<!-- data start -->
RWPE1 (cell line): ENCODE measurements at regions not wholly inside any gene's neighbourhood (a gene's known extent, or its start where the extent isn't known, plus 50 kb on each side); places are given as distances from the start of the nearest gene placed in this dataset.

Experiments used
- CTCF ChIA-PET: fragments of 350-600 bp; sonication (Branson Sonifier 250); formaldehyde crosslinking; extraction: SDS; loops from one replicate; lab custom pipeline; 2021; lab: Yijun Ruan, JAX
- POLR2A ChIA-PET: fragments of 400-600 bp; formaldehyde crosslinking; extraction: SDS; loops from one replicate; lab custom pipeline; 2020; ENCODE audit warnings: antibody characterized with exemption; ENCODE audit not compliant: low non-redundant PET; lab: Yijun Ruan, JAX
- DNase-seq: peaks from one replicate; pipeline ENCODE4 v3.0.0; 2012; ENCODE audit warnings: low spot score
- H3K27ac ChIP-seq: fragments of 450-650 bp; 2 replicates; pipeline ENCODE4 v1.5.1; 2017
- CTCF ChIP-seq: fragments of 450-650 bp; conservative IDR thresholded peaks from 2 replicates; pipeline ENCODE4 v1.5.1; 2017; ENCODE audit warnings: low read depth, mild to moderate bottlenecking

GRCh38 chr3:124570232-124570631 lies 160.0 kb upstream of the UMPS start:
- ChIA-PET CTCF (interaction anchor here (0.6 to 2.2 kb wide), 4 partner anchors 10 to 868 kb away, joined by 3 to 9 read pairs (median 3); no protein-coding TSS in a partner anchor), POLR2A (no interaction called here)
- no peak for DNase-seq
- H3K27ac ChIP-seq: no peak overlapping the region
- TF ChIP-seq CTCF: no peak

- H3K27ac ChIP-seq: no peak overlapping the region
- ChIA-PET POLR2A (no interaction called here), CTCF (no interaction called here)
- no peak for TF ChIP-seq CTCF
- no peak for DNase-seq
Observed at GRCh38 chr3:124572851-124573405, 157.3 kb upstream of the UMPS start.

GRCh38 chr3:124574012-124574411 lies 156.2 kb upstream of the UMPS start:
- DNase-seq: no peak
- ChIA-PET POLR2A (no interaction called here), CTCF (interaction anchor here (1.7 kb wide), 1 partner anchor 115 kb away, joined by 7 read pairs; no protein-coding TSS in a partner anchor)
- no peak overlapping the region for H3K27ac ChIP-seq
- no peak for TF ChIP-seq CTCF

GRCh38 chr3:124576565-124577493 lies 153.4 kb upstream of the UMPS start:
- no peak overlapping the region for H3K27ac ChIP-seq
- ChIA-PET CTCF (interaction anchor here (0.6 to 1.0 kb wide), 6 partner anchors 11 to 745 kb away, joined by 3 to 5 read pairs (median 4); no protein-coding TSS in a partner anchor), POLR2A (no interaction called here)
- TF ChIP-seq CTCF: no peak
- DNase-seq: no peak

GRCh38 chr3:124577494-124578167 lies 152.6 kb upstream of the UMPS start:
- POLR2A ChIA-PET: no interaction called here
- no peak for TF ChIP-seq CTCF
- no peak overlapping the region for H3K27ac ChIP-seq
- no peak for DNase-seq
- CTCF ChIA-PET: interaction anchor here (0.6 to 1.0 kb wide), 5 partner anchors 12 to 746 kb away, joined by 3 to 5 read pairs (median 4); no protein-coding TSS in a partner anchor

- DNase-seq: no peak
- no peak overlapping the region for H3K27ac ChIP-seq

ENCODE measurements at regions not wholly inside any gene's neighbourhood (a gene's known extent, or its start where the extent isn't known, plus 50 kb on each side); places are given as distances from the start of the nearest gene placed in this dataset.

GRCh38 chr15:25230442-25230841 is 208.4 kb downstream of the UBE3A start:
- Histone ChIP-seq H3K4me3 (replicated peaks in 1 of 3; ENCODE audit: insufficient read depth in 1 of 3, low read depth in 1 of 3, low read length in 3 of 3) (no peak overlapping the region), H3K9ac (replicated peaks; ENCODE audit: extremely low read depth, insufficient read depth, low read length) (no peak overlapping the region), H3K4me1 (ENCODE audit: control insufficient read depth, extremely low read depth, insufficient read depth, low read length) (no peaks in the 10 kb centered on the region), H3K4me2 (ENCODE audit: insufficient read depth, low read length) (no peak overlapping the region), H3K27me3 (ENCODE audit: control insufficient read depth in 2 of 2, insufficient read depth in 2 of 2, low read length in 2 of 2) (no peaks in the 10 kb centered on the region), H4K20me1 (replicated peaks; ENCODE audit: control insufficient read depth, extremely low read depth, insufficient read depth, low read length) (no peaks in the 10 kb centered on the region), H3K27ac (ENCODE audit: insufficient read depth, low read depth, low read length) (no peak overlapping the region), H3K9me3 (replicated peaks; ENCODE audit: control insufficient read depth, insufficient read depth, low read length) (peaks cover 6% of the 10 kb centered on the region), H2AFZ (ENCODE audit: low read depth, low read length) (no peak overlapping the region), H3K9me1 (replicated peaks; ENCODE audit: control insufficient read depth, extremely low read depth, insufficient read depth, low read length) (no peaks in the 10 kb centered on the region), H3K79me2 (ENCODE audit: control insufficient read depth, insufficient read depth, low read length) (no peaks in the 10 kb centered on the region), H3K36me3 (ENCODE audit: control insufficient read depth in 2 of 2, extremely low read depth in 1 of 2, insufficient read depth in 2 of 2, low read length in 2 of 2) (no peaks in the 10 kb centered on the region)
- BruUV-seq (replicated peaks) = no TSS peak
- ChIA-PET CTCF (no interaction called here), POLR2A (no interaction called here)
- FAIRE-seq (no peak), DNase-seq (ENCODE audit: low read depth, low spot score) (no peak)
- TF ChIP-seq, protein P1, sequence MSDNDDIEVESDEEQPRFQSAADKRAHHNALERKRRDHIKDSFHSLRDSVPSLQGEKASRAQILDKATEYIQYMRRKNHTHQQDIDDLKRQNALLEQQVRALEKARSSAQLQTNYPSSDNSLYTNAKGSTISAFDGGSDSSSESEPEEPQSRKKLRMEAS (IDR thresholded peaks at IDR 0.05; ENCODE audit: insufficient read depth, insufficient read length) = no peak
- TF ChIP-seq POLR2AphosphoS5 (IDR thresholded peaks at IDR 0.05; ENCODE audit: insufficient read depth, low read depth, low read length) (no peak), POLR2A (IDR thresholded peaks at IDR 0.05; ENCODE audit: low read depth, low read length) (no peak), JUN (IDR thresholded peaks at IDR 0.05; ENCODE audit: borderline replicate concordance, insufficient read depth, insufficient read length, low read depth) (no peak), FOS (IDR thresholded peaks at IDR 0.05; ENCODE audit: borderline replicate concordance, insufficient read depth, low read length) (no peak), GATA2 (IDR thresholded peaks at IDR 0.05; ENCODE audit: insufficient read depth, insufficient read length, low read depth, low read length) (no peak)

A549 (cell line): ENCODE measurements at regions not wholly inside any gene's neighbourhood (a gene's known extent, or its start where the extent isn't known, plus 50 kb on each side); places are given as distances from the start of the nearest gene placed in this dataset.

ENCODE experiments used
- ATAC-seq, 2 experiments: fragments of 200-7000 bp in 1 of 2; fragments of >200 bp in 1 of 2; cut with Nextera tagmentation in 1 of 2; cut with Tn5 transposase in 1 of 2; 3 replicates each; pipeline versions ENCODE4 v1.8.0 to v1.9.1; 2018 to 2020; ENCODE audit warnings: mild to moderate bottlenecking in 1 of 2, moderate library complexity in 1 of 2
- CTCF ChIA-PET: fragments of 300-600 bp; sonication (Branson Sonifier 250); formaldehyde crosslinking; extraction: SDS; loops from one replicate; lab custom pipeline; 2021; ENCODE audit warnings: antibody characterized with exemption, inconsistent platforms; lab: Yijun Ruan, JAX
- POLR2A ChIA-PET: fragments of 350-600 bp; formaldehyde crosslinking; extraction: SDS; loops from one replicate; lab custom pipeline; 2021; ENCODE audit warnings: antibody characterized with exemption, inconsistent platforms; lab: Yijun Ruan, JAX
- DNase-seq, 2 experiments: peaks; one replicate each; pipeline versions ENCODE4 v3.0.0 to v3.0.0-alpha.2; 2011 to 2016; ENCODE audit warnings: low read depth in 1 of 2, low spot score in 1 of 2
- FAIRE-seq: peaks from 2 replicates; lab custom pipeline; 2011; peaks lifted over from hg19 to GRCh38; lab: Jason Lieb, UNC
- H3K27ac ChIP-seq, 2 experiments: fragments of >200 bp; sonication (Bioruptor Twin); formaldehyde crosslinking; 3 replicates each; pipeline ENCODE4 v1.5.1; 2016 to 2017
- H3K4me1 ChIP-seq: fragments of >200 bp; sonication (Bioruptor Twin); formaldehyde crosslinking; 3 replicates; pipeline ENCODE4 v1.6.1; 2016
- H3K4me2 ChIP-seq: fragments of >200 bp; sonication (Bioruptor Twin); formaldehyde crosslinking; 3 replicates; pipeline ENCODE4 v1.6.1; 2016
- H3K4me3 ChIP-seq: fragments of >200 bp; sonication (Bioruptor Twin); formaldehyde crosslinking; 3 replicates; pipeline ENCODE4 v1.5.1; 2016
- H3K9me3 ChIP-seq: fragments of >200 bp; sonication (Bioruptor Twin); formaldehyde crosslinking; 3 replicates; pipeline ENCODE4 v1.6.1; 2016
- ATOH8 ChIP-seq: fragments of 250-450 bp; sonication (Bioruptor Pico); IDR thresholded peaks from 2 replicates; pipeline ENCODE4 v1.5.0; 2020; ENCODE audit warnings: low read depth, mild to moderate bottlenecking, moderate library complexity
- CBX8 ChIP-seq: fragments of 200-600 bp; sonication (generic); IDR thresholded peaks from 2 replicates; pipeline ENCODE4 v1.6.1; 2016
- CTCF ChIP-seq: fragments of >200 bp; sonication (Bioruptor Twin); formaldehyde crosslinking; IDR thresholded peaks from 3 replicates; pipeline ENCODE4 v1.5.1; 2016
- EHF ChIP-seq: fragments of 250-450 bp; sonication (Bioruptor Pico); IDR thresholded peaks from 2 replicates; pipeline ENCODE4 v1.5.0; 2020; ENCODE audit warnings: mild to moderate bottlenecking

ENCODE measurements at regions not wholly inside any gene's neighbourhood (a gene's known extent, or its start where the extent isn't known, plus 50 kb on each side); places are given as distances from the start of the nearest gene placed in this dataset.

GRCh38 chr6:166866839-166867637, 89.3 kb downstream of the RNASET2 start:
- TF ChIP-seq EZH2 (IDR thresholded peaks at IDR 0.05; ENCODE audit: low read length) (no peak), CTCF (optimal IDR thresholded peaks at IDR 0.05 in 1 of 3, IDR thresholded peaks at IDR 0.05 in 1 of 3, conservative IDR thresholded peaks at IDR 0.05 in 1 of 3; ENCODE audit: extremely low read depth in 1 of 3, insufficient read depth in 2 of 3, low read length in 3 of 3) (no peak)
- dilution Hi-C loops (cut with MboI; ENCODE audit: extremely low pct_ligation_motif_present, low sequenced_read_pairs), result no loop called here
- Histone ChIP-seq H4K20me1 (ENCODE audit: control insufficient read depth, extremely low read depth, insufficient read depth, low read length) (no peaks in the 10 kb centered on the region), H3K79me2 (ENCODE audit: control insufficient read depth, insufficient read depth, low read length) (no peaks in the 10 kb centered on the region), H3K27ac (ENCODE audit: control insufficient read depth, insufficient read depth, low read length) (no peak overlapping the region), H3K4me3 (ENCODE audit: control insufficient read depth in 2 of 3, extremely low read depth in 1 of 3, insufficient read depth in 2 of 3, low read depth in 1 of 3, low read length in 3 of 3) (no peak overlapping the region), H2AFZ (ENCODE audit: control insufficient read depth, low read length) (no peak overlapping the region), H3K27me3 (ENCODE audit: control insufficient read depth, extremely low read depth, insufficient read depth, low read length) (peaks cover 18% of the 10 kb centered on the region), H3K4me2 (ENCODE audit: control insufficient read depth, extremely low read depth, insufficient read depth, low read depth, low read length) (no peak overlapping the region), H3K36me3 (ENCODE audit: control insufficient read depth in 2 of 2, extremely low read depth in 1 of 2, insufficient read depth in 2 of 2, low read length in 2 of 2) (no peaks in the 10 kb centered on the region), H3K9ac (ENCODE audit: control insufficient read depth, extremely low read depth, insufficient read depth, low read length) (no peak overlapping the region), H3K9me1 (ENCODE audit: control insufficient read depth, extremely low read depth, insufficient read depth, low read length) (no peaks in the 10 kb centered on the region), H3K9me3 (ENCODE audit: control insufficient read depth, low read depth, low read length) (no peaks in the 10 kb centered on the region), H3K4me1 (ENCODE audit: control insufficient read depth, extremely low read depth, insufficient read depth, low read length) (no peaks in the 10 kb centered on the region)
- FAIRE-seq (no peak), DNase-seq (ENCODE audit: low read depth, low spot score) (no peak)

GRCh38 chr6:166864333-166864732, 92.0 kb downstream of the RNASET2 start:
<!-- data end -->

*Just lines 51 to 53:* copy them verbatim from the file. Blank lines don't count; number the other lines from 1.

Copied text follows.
- H3K27ac ChIP-seq, 2 experiments: fragments of >200 bp; sonication (Bioruptor Twin); formaldehyde crosslinking; 3 replicates each; pipeline ENCODE4 v1.5.1; 2016 to 2017
- H3K4me1 ChIP-seq: fragments of >200 bp; sonication (Bioruptor Twin); formaldehyde crosslinking; 3 replicates; pipeline ENCODE4 v1.6.1; 2016
- H3K4me2 ChIP-seq: fragments of >200 bp; sonication (Bioruptor Twin); formaldehyde crosslinking; 3 replicates; pipeline ENCODE4 v1.6.1; 2016